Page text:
It's easy to forget that we are all perfect in our own design. Sometimes we muck it up with habits and choices that do not serve us.
Little experiences are often overlooked. It surprises me how tiny observations can have profound meaning.
It was Wednesday morning, I pulled into a preschool parking lot to perform a children’s concert.
While unloading my car, a mom arrived with a young boy probably three years old. He had a super ball that bounced out of his hand and into the road. The mom grabbed his arm to keep him from running into the busy street.
I did not expect to hear him make the same exact sound my sisters made when they learned my dad died. It was an unmistakable death wail, spontaneous and deep from one’s soul.
What I call “Super ball moments” are brief experiences of trauma. What we associate about the trauma is more dangerous than the pain itself. There can be lifelong consequences when we decide to connect beliefs of what the situation means to our identity.
There are countless reactions that could come from this super ball experience.
It’s possible he could have internalized a variety of messages, you can lose things you love, I’m not responsible enough to take care of valuable things, It’s all my fault, my mom is mad at me or just as easily, I feel safe and protected, my mom loves me. The interpretations are only known by the child. I can assume there are endless ways to perceive the incident.
This mom managed the situation gracefully. I would not want to guess how she felt
The message this super ball story leaves me is to never underestimate the depth of emotion kids or anyone feels.
It’s not necessary to protect kids from strong emotions. Kids have strong emotions and express them naturally, with no guilt or judgement. We need to allow all emotions to be acceptable.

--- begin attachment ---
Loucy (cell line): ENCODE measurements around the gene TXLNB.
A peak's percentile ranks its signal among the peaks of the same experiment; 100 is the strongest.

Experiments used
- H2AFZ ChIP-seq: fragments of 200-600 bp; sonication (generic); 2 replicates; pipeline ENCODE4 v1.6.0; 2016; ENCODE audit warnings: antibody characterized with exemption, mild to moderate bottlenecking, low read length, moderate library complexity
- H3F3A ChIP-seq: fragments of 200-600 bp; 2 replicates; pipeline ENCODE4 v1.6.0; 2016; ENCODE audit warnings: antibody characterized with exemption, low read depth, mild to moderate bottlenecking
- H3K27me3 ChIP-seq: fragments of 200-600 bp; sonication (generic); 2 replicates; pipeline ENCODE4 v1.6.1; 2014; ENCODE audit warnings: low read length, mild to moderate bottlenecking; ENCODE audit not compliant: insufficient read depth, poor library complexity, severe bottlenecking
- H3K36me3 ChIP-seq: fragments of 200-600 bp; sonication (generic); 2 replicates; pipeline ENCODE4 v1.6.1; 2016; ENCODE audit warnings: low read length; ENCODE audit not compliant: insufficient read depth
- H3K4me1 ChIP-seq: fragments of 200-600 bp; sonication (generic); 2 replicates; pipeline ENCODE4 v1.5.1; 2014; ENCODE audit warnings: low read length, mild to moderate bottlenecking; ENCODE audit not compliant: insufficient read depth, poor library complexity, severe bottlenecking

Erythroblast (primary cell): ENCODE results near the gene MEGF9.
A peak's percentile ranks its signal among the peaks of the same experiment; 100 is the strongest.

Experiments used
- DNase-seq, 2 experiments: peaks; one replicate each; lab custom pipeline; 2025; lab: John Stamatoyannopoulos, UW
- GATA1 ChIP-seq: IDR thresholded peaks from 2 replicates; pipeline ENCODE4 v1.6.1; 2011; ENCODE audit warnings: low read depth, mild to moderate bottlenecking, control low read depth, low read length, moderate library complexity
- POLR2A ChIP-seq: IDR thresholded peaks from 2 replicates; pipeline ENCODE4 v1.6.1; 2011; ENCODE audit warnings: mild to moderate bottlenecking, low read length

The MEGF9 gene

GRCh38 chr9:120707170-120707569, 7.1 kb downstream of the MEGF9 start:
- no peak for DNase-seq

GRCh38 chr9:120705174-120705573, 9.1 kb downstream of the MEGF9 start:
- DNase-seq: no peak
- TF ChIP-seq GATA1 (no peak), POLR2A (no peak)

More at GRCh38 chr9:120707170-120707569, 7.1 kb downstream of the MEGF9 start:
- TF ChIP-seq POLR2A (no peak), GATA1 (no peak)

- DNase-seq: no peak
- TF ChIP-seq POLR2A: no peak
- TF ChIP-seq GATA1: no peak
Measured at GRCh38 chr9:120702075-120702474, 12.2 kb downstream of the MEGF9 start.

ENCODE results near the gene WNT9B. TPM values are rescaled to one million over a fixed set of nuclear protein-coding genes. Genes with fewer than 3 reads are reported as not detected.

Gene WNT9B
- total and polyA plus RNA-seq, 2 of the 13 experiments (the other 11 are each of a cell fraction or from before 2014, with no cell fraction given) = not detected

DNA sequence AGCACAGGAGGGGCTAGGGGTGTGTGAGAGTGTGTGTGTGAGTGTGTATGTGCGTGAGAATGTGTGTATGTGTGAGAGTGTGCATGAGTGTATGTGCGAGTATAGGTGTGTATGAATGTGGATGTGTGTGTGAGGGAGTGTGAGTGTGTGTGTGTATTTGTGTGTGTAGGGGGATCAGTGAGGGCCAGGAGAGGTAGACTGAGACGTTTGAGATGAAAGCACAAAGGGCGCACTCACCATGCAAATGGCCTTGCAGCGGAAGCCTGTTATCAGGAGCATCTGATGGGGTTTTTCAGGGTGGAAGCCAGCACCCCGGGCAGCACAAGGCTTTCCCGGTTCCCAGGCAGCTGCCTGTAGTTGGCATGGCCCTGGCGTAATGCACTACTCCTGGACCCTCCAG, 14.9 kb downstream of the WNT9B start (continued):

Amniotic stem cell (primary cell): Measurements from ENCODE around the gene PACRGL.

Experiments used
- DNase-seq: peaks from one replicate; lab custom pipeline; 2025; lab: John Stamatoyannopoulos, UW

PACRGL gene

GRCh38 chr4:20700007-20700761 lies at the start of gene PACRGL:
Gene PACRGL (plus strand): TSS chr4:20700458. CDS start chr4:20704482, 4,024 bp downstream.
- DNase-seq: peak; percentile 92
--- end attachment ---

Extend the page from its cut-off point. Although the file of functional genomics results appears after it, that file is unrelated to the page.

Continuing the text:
I cringe when I hear comments like, it’s just a super ball, you’re fine, stop crying. It’s tragic, how common it is to hear emotions invalidated.
Kids are also resilient. They are often quick to let trauma go. I remember my nephew screaming while getting his diaper changed and five minutes later, happy and playing like nothing had happened.
Big traumas, like my dad dying are obvious. As an adult it’s easy to forget the little “super ball” experiences and any beliefs we may have anchored at a young age.
I encourage you to reserve time today to review several small “super ball” traumas from your childhood. Observe what beliefs you attached to the situation. How did this experience define how you see yourself? Do the beliefs empower you or do you prefer to choose again and start fresh?
I have to say, I did get his super ball from across the road. Mom was appreciative.
As a full-time kid’s musician since 1990, I perform for 1000’s of kids every year. I am grateful to do what I love. My kid tested, parent approved concerts create a fun atmosphere filled with plenty of audience participation, excitement and energy.
You can listen to all twenty songs on my All The Best Greatest Hits album for free by clicking here.
Join Panache Desai every morning and for support in reconnecting to the wellspring of calm and peace that lives within you and that has the power to counterbalance all of the fear, panic, and uncertainty that currently engulfs the world.
Designed To Move You From Survival and Fear to Safety and Peace
...on all things life, wellness, love, transformation and spirituality...
PLUS! Get your FREE Guide: 12 Mindfulness Practices to a Peaceful Mind